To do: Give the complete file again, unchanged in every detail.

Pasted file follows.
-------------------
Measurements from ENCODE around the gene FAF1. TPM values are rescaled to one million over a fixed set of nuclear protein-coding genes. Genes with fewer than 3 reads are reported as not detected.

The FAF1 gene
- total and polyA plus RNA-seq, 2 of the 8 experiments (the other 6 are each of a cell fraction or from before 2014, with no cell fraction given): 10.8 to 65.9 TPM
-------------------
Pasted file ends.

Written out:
Measurements from ENCODE around the gene FAF1. TPM values are rescaled to one million over a fixed set of nuclear protein-coding genes. Genes with fewer than 3 reads are reported as not detected.

The FAF1 gene
- total and polyA plus RNA-seq, 2 of the 8 experiments (the other 6 are each of a cell fraction or from before 2014, with no cell fraction given): 10.8 to 65.9 TPM